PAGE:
AFN marks World Suicide Prevention Day by focusing on ‘Culture for Life’

OTTAWA, Sept. 8, 2017 /CNW/ – Assembly of First Nations National Chief Perry Bellegarde will mark World Suicide Prevention Day on September 10 by focusing on culture as a way to promote life and wellness, shifting the focus from ‘suicide prevention’ to ‘life promotion.’ Part of this effort involves a social media campaign called ‘Culture for Life‘, encouraging First Nations youth to share how they are connecting to their culture.

“As First Nations people, we have endured a great deal but through this long history our cultures, spirituality and the knowledge of our Elders have sustained us with strength, guidance and healing,” said AFN National Chief Bellegarde. “We are all on the journey to wellness together, rebuilding the foundation of spiritual, emotional, mental and physical health. Let’s support our languages, let’s support our traditions and let’s support one another in connecting to our cultures.”

Ontario Regional Chief Isadore Day, chair of the AFN Chiefs Committee on Health said that many First Nation leaders are working to eliminate suicide in their communities, difficult work that requires an “all of government” approach, and an “all of community” effort.

“Reaching into our communities, encouraging our people to reach out when they need it most is Life Promotion in action,” said Regional Chief Day. “The more that we can create opportunity, safety and security in our communities, the more our people will feel hope and the more our people will choose life. Our greatest gains in saving lives will be made by embracing our cultures, our languages and by connecting to the life-essence of the land.” 

This year, AFN partnered with Thunderbird Partnership Foundation and First Peoples Wellness Circle to promote ‘Culture for Life’, a social media campaign for First Nations youth that encouraged them to highlight the strength that is gained through culture. First Nations youth were asked to send pictures, stories or videos in advance of September 10 to participate describing how they use culture to promote wellness and life. All submissions can be viewed at the website.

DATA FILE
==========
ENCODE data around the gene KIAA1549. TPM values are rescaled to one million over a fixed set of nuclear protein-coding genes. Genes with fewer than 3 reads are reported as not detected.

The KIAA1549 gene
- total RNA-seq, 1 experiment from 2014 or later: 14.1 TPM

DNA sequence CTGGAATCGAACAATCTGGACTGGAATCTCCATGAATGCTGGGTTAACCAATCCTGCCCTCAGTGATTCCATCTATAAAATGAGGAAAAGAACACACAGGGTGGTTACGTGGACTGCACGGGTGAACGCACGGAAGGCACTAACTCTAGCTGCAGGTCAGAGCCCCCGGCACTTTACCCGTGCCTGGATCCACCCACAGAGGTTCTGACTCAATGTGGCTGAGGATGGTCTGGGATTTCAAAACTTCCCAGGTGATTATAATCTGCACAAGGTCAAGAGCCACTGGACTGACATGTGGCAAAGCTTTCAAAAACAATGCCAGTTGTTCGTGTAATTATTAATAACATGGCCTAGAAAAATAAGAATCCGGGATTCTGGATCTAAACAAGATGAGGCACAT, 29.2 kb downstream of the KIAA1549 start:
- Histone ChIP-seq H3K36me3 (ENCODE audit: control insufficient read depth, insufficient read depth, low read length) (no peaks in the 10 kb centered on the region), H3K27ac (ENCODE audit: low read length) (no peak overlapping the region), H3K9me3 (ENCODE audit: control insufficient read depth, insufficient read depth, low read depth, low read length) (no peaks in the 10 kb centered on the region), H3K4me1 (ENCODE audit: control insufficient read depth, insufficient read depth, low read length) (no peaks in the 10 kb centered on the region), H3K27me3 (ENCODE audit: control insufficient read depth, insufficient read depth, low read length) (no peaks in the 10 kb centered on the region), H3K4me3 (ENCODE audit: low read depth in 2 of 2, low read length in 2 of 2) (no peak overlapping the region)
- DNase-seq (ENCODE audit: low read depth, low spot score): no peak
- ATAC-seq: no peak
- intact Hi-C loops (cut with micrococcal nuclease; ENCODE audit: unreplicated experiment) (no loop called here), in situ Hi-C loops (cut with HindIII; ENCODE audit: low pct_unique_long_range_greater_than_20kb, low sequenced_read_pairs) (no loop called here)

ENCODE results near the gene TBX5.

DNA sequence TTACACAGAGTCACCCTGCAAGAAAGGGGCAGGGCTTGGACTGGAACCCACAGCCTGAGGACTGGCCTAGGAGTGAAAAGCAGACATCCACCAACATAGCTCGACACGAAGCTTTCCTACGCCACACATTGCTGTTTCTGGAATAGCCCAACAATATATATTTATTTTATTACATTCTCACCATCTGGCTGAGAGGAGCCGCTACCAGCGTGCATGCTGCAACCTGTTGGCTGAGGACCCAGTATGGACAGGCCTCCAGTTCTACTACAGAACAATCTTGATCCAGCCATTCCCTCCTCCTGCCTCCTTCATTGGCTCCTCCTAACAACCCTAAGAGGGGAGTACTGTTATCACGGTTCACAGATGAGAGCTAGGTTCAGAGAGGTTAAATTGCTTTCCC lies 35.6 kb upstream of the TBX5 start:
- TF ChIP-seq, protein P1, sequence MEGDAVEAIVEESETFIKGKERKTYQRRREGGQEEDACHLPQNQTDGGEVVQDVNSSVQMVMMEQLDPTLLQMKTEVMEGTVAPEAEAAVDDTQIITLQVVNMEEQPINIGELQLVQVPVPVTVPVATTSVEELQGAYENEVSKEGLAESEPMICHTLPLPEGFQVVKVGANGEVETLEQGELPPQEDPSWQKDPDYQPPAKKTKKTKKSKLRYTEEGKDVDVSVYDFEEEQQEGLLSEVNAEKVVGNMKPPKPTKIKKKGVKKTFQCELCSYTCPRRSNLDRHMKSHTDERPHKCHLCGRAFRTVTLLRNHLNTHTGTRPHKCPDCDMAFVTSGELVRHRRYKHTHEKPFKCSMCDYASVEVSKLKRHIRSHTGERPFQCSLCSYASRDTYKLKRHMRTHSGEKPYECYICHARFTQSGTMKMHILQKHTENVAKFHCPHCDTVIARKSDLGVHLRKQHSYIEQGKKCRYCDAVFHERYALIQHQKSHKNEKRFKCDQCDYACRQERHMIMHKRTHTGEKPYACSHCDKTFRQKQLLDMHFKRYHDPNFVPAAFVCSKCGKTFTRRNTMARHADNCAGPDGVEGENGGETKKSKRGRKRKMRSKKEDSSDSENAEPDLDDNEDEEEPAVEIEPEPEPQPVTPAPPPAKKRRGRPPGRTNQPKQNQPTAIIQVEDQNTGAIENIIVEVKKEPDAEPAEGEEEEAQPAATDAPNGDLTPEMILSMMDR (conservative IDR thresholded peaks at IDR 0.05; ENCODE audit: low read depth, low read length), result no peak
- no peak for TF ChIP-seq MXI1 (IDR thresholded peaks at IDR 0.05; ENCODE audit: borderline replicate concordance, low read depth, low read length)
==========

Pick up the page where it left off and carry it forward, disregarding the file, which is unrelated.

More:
Carol Hopkins, Executive Director of the Thunderbird Partnership Foundation said, “What the Creator gave to us in the beginning as First Nations was given forever and all time – our languages, cultures, and Indigenous knowledge are the foundation of what gives us hope for tomorrow, a sense of belonging within the world, meaning for life, and purpose for what we do. It’s up to all of us to ensure youth have access to all that will give them hope, belonging, meaning and purpose.”

Dr. Brenda M Restoule, Chair of the First Peoples Wellness Circle stated, “The strength and resiliency of First Nations people is within our culture, our languages and our worldview. Our cultural practices, teaching and ceremonies all hold the truths to living a good life – ‘mino-biimadzawin’. When we connect to our culture we connect to the knowledge of our ancestors. As family and community we all have a responsibility to support youth to connect, connect with their gifts, their strengths, their knowledge, their culture. When they have this they have hope, belonging, meaning and purpose – keys to wellness.”

The AFN is the national organization representing First Nations citizens in Canada.  Follow AFN on Twitter @AFN_Updates.

The Thunderbird Partnership Foundation is a national organization representing First Nations in Canada in mental wellness.  Follow Thunderbird on Twitter @ThunderbirdPF

First Peoples Wellness Circle is a national organization in Canada representing First Peoples in mental wellness. Follow First Peoples on Twitter @FPWellnessC

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